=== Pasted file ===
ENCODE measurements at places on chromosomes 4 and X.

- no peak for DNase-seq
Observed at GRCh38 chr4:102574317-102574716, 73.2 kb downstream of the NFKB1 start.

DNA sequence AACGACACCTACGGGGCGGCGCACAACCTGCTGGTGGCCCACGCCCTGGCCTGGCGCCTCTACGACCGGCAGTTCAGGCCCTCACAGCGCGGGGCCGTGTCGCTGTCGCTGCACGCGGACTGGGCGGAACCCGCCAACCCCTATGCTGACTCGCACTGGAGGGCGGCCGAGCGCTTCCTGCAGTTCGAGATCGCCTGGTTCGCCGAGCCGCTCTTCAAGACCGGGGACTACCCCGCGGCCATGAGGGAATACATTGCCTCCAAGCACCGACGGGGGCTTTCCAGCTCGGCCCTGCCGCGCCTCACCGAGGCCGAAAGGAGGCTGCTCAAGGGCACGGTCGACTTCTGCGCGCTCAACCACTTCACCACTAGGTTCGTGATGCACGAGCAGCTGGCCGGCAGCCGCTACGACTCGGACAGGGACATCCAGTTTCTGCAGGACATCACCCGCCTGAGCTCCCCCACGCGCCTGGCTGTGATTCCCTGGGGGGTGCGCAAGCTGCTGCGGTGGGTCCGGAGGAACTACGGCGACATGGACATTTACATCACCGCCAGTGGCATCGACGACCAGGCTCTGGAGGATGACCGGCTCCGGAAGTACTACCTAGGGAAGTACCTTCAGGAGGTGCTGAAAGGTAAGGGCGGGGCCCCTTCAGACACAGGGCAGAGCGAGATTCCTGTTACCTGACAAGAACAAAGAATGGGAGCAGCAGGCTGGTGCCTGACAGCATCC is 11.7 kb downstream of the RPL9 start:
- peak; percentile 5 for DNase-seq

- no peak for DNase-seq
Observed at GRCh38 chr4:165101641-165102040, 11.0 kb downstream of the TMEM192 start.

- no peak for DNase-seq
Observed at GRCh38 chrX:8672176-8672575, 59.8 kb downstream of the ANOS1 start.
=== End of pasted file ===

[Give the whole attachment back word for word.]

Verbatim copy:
ENCODE measurements at places on chromosomes 4 and X.

- no peak for DNase-seq
Observed at GRCh38 chr4:102574317-102574716, 73.2 kb downstream of the NFKB1 start.

DNA sequence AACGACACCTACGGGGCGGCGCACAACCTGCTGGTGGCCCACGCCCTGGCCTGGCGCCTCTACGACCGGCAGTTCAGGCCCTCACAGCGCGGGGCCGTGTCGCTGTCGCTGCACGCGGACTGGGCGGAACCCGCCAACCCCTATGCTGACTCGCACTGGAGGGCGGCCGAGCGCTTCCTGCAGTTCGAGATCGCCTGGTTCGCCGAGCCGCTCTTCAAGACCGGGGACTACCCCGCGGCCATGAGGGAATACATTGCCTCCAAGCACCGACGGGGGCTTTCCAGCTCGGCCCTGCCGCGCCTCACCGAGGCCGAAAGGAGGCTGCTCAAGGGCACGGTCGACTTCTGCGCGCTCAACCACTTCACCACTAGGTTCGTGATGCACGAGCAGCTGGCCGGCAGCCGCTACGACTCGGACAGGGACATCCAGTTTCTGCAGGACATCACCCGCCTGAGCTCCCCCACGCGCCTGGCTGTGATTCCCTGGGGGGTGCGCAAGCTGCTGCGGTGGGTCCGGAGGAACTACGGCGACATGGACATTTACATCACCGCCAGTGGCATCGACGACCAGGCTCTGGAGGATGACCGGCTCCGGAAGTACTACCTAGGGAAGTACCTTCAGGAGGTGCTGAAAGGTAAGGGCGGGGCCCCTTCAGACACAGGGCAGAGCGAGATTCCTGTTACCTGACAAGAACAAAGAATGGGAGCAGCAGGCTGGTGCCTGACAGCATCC is 11.7 kb downstream of the RPL9 start:
- peak; percentile 5 for DNase-seq

- no peak for DNase-seq
Observed at GRCh38 chr4:165101641-165102040, 11.0 kb downstream of the TMEM192 start.

- no peak for DNase-seq
Observed at GRCh38 chrX:8672176-8672575, 59.8 kb downstream of the ANOS1 start.